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  1. #1
    How to force use of ethernet when Mac is connected to ethernet AND WiFi?
    MacInWin's Avatar
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    How to force use of ethernet when Mac is connected to ethernet AND WiFi?
    Here is the background (warning, it is a bit complex): My home network is a mesh using Netgear Orbi routers (three of them, one base, two satellites). In my wife's office she has two Macs, one is a late-2014 Mini, the other is a mid-2015 MBPr. The Mini has both Ethernet connection to the Orbi and Wifi, the MBP has WiFi only, but is connected to a OWC Thunderbolt dock which has an ethernet port and which is connected by ethernet to one of the Orbi satellites. So basically, both Macs are attached by WiFi and Ethernet and it works pretty well. Each interface gets a unique IP from the DHCP server in the base Orbi router (for those interested, my Comcast modem is in bridge mode so it's only a modem, not a router). Also in her office is an Apple TV that is not near the router, so it is WiFi only. In my network is also a NAS storage device on which we have media (videos, music, recorded TV, etc).

    What she would like is to be able to access the media on either the Mini or the MBP and then view it on the ATV. To make that work, she starts the video on whichever she wants to use for the purpose, then uses AirPlay to send it to the ATV and then to the attached TV. It works pretty well, and she knows how to get done what she wants.

    But the challenge is that both the Mini and the MBP seem to "prefer" the WiFi instead of the Ethernet connection. We suspect this preference because the speeds over the LAN are slower with WiFi on than off, indicating that when WiFi is on, it takes precedence. I can't see how to get AirPlay to use Ethernet to connect to the ATV, so WiFi seems to be the only way to get the audio/video to the TV. What I would like is to have the systems prefer the Ethernet for everything BUT Airplay. I've gone into Sys Prefs>Network and moved the Ethernet Interface to the top priority on both machines but there is no difference. If I do a speedtest with just Ethernet, I get a high result, but as soon as I turn on WiFi the same speedtest drops off to WiFi speeds.

    Now the simple solution is to turn off WiFi for typical usage and only turn on WiFi when she wants to use Airplay, but that's another step in the process for her to connect to the ATV. Before I give her that bad news, can anyone give me a suggestion for how to have both WiFi and Ethernet connections but force everything except AirPlay to use Ethernet? Or is there a way to use AirPlay with Ethernet so I can just leave WiFi off permanently? Either way would be great and get me where I want, using Ethernet.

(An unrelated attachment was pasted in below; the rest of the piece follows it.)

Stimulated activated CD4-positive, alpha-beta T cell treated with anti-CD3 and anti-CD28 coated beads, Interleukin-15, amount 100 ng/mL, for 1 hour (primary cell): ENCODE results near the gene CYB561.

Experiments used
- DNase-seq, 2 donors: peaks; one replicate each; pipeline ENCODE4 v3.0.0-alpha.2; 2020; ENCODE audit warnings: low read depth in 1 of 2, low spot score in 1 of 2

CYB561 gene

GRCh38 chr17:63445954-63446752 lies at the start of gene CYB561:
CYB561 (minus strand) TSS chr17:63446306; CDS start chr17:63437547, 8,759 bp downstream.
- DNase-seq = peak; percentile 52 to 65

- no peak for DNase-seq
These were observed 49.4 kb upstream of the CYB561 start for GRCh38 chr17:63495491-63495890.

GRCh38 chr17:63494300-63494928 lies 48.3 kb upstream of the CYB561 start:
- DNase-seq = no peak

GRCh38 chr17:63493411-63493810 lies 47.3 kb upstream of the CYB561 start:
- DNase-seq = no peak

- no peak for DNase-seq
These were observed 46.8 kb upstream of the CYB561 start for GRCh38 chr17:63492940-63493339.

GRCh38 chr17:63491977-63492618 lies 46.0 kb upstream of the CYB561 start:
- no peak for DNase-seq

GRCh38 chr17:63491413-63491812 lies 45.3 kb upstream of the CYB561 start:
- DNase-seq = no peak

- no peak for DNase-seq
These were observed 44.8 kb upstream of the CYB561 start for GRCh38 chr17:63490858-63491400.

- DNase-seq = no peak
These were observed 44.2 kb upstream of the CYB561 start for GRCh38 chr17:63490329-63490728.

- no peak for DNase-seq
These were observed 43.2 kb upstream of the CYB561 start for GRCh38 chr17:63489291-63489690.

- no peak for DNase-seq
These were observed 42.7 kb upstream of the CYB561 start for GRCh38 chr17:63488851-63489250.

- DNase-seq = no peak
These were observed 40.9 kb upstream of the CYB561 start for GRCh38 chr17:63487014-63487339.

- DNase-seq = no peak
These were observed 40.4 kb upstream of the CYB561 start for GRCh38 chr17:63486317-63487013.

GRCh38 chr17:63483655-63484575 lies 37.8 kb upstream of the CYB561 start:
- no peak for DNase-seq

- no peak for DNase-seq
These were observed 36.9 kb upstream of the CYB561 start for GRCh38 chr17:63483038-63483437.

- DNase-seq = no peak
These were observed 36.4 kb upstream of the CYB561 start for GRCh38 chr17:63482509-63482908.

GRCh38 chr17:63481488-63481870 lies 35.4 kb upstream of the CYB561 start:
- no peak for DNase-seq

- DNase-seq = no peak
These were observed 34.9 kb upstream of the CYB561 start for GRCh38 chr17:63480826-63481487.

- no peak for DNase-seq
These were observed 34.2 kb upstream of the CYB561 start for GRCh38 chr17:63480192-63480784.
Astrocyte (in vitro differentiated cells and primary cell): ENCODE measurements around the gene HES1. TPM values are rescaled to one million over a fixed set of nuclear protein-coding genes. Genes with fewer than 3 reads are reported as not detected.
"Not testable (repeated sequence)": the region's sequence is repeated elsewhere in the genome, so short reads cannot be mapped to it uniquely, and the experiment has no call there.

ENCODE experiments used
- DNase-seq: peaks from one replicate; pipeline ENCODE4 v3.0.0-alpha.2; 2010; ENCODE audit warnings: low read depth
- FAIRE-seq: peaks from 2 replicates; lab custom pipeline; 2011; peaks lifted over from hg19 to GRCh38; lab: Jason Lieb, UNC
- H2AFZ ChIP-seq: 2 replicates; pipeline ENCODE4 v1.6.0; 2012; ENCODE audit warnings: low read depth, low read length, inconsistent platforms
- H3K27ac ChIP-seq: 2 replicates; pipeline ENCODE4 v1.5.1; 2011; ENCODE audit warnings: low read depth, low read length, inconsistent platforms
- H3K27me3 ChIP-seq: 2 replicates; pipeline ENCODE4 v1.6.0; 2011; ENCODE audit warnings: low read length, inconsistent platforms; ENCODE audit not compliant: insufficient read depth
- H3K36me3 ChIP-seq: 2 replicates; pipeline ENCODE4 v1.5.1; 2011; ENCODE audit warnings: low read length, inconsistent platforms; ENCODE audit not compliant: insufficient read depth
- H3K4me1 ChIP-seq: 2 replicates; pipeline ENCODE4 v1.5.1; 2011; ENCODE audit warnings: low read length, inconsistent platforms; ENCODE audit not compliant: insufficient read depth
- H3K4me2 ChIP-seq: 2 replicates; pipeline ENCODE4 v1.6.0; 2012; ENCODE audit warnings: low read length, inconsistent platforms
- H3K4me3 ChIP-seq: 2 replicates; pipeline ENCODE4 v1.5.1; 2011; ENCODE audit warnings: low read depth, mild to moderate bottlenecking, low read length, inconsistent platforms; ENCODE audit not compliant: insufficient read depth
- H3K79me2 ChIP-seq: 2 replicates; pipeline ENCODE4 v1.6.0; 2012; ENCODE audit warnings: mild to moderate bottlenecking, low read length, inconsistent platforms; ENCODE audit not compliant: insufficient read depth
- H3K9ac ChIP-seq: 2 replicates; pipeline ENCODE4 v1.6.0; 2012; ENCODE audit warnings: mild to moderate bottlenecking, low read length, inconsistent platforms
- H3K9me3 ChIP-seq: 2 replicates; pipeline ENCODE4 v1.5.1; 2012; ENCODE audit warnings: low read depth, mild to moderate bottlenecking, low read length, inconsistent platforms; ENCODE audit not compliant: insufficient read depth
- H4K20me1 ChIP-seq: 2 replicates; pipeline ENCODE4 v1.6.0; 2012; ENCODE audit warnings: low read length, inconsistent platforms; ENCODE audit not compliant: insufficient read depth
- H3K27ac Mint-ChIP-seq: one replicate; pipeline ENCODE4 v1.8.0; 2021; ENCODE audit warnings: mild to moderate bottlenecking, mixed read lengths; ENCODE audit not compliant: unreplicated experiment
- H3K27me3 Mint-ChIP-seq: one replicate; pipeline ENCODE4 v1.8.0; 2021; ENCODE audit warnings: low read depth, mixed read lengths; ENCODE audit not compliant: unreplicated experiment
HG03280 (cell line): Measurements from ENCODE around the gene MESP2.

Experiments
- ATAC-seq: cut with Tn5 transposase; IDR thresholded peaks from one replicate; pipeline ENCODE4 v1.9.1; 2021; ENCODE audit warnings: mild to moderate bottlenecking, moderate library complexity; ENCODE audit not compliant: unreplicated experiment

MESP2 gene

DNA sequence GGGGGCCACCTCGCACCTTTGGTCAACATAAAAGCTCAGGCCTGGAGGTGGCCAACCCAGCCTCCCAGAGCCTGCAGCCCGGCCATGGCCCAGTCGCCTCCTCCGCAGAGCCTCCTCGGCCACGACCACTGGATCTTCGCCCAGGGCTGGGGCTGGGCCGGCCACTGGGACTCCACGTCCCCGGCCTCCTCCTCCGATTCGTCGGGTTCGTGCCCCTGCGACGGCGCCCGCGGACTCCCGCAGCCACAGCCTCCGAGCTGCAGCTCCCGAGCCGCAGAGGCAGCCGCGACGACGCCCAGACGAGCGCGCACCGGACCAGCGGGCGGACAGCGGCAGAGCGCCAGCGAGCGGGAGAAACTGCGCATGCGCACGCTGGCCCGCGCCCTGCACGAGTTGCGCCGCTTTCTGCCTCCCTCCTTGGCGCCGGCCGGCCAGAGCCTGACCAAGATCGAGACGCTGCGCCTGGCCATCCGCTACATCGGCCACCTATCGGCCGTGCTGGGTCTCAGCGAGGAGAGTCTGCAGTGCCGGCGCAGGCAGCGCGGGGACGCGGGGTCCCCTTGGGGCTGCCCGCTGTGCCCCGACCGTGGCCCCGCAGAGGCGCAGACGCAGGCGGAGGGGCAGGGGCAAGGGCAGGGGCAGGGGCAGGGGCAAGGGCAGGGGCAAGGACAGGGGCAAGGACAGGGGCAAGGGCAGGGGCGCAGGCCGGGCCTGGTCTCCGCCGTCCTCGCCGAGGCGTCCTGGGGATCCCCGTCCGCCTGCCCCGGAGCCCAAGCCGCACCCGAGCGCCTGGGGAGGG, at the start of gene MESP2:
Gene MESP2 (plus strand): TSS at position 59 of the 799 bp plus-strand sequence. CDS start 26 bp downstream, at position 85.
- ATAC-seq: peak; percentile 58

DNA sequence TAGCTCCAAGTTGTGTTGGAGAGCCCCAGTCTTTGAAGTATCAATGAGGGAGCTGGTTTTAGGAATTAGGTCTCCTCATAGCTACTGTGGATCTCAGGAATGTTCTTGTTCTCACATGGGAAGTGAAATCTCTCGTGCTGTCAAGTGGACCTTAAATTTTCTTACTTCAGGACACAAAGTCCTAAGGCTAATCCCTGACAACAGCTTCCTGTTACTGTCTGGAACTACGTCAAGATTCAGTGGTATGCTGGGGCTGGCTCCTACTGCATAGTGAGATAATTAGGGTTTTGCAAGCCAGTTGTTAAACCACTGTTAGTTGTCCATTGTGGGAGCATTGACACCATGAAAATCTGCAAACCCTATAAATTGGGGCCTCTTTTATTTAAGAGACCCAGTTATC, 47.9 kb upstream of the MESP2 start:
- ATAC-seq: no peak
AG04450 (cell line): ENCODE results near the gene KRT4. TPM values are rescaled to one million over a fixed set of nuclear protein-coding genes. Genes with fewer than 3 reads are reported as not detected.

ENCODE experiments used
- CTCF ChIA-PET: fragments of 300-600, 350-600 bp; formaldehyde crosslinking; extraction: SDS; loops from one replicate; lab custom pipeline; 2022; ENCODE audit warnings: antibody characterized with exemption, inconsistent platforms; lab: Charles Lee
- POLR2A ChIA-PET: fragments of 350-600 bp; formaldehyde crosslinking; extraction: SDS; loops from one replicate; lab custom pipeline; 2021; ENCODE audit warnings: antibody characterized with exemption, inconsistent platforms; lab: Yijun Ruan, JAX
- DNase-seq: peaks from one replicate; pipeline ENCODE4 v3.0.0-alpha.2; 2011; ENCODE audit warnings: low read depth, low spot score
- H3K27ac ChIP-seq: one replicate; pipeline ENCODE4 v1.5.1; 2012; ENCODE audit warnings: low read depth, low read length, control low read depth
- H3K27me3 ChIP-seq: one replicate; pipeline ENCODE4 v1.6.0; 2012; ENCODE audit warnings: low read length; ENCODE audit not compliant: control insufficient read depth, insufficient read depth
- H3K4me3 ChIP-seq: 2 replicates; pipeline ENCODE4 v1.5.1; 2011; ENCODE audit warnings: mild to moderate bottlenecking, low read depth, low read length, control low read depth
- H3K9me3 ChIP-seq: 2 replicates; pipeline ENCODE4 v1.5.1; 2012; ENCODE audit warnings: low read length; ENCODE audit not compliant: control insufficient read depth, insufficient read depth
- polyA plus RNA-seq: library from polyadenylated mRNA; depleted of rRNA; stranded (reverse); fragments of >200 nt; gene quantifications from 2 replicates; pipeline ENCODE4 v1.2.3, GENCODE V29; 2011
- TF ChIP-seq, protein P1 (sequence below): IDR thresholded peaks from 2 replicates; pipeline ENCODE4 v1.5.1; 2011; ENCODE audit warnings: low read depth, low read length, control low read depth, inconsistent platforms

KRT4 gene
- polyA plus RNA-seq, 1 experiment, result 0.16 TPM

TIA
    Jake

  2. #2
    How to force use of ethernet when Mac is connected to ethernet AND WiFi?
    chscag's Avatar
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    I'm assuming you've done some searching for solutions?

    I just went through 3 or 4 different answers and everyone of them is either complex or requires doing something that only works for different situations. Which means you would be no better off than using your simple solution above. Apple's answer is that you can't use ethernet with Airplay.

    Do some digging, maybe one of those odd ball solutions that I read will work.

  3. #3
    How to force use of ethernet when Mac is connected to ethernet AND WiFi?
    MacInWin's Avatar
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    Yeah, I did a lot of searching, but nothing seemed to be useful. Most simply said to move the preferred interface to the top of the list, which I've done. And apparently even if I could connect the ATV by Ethernet, I'd still have to have WiFi connection to it to make Airplay work. I know Apple hates wires, but that's a bit hard-headed.
    Jake

  4. #4
    Since AirPlay is built on top of WiFi, you are going to be limited in having it on to stream to the ATV. As you've found, the general idea is to put the higher priority interface on top of the list in Networks to have it be used, but there must be some additional logic that is switching things out underneath you.

    One way to FORCE the use of a particular interface over another is to create separate networks for WiFi and Ethernet. The idea here is that you would have access to the NAS and Internet on the Ethernet port, and access to the ATV only on WiFi since they would be on a separate network. The WiFi network would be local only with no Internet access, and the default gateway would point to the Ethernet network.

    This requires a bit of work and a router that can do that (not sure if the Orbi can) sort of isolation. Barring that, with the number of routers you have, you should be getting pretty good coverage across your house, you might just stick with WiFi and forgo Ethernet all together. Not the answer you want, but it doesn't upset the wife.
    --
    Regards
    ...Ashwin


  5. #5
    How to force use of ethernet when Mac is connected to ethernet AND WiFi?
    MacInWin's Avatar